Build & Design
The Aspire One has a very simple, elegant design. It features a glossy screen and a glossy shell, both of which are pretty but prone to smudging and collecting fingerprints. I was thrilled that the blue version was in stock, because you can’t even tell if it has smudges across it. I read multiple reviews that described the Asus EEE netbooks as flimsy, but the Aspire One has no such problems. The hinge is made of sturdy plastic and silver metal with a ring of red anodized metal around it…very nice from a practical and aesthetic point of view. It also opens to (my rough guess) a 150 degree angle.
It weighs 2.19 pounds, and is so light and small that I sometimes check the internet while walking. The tiny size does not make it a nuisance to balance on your lap. It is so small and sturdy that unless you live on an active fault-line, ‘wobbling’ is never an issue. The screen has pretty decent protection, and it took a good deal of force on the back of the screen before ripples were evident. For such a small and light computer, it is remarkably well built.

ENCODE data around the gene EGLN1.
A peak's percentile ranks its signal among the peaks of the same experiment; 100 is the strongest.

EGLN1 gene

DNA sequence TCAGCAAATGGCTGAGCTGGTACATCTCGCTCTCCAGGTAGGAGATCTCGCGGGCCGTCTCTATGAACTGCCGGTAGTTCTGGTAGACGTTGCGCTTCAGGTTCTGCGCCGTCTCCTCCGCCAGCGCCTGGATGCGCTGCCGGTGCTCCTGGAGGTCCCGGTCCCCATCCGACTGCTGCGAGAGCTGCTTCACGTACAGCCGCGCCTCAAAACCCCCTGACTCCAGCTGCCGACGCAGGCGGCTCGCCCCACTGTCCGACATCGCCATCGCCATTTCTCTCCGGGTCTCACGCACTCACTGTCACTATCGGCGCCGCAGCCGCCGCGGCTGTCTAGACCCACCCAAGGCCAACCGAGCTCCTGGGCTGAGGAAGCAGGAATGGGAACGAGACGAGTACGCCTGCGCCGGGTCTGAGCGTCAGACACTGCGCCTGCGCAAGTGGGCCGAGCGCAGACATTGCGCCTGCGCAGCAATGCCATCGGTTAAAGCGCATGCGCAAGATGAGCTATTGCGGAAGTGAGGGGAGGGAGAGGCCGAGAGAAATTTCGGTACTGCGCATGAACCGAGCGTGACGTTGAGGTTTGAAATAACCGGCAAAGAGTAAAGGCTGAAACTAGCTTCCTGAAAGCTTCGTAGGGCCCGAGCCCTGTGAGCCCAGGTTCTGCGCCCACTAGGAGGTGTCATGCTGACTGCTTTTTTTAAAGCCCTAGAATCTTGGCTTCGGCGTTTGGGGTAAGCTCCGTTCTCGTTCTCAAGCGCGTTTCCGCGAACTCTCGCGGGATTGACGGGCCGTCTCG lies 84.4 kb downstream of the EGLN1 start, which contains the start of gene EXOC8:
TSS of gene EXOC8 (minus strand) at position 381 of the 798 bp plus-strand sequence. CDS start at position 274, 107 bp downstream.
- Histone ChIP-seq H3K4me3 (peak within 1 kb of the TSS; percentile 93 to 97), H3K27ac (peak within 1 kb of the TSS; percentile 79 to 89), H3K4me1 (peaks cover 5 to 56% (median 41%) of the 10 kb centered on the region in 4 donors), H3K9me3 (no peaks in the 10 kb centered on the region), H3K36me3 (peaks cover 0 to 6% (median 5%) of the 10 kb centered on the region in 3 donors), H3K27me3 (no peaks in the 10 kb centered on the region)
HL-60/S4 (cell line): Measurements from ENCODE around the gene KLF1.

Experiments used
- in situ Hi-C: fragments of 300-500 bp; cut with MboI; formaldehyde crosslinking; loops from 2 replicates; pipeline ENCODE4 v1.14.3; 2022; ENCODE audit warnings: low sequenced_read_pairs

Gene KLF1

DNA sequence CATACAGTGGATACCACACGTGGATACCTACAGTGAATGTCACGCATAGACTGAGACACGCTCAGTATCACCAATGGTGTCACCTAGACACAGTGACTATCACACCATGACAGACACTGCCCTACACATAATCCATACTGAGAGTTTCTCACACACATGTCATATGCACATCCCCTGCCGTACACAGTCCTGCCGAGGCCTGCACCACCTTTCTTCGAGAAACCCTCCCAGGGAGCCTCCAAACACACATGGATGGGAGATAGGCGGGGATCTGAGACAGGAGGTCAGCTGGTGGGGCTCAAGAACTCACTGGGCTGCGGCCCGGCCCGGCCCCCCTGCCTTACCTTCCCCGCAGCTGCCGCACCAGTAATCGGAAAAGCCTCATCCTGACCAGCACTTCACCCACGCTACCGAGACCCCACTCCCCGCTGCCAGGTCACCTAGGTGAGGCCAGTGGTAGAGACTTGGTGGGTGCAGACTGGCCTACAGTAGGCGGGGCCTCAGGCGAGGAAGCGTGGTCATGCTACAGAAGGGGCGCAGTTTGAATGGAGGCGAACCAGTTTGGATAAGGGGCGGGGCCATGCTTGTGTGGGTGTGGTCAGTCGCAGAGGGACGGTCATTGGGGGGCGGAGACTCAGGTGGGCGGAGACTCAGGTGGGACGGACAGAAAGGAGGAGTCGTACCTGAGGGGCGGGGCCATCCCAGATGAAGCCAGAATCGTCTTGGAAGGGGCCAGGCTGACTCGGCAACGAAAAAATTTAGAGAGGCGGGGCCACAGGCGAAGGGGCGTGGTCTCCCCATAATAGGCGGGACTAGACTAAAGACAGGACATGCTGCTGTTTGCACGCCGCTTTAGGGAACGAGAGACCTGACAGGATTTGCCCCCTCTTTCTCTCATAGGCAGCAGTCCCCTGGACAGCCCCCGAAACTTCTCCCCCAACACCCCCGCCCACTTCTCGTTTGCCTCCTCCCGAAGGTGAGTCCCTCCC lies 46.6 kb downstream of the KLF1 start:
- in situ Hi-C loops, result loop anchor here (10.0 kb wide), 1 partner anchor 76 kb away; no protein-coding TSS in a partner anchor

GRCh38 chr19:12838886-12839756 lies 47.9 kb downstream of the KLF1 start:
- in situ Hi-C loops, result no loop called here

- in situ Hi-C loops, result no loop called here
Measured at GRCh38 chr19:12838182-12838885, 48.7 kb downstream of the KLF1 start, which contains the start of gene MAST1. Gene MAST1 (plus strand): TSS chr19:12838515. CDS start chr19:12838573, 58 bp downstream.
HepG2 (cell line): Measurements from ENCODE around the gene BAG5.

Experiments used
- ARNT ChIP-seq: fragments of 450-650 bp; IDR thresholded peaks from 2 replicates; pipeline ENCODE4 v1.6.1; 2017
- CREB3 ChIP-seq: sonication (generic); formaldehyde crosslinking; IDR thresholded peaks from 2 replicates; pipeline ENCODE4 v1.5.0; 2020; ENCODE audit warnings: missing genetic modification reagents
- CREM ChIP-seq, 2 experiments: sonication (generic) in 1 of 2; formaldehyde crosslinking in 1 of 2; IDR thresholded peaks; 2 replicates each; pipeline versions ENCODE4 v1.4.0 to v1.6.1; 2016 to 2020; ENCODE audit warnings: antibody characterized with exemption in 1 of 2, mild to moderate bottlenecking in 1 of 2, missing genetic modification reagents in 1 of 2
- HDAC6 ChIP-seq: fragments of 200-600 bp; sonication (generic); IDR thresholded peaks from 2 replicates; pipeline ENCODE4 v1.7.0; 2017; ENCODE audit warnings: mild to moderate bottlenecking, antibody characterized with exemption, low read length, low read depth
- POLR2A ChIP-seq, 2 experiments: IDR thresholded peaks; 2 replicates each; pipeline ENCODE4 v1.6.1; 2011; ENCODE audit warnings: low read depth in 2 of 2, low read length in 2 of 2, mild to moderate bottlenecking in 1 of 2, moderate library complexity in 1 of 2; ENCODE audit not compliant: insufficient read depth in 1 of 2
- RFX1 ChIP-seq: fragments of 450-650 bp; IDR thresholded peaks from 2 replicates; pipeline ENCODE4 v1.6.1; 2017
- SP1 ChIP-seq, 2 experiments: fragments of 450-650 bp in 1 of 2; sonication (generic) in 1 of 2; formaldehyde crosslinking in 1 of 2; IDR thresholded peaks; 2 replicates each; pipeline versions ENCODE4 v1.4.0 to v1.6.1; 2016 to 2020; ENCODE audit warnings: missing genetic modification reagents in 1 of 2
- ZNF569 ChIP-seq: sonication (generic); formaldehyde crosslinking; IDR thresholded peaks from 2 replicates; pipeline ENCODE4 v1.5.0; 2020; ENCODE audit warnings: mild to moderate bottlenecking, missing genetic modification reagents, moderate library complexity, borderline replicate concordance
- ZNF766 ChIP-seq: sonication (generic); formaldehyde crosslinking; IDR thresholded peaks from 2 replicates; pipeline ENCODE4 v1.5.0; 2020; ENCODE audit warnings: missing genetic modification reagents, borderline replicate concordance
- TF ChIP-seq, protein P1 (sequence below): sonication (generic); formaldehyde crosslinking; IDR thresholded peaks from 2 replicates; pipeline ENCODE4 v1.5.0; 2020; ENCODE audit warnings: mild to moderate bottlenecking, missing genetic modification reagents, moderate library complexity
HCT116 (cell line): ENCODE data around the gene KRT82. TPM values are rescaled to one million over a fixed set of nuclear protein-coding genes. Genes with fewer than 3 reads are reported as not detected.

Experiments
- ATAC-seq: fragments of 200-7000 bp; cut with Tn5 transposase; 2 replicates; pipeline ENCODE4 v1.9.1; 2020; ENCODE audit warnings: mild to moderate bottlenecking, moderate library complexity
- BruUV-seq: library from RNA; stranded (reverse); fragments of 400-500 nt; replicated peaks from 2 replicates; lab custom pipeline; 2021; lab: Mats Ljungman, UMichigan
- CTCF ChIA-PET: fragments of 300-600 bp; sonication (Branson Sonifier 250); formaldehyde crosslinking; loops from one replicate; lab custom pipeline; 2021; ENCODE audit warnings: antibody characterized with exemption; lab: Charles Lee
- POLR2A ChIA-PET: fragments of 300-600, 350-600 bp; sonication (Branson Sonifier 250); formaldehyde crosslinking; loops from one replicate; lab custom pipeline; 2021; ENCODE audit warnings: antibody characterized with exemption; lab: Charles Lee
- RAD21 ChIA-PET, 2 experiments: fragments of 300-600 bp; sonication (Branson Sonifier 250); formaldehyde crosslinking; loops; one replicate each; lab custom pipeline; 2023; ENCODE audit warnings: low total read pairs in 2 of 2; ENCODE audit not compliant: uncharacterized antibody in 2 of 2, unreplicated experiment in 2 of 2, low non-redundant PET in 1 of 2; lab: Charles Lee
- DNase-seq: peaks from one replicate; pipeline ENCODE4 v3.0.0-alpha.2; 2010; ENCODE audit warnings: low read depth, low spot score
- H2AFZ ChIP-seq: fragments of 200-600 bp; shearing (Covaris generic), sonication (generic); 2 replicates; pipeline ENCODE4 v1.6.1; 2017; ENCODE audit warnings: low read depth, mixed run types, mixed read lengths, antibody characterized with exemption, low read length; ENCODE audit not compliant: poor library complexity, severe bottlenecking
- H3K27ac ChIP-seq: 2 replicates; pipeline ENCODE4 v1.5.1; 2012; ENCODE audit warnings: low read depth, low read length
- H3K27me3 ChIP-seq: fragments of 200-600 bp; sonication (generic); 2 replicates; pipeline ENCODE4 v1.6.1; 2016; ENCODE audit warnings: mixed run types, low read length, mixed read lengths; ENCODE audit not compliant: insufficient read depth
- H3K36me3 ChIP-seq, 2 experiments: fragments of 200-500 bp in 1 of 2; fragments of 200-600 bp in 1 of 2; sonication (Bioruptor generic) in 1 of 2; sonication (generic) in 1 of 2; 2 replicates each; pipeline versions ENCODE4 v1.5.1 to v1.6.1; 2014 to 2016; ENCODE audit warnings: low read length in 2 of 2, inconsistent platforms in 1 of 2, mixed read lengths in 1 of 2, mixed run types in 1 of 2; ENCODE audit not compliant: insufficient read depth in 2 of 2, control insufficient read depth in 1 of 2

The screen has surprising clarity and brightness. I frequently use it outside, in conjunction with wireless broadband, and it fares pretty well. Unfortunately it is glossy rather than matte, so on bright, sunny park benches I find myself hunched over and squinting as I hold the screen in my own shadow.
I haven’t seen a single dead pixel, and I’m thrilled with the quality of the screen — although I will rarely use it for multimedia, it looks great playing back video files with WinDVD. On full brightness in a dark room, I can’t notice any light leakage around the edges. The screen has average viewing angles from the left and right, though it is harder to see from above and below. The computer is so tiny, however, that it is easy to adjust for a proper viewing angle.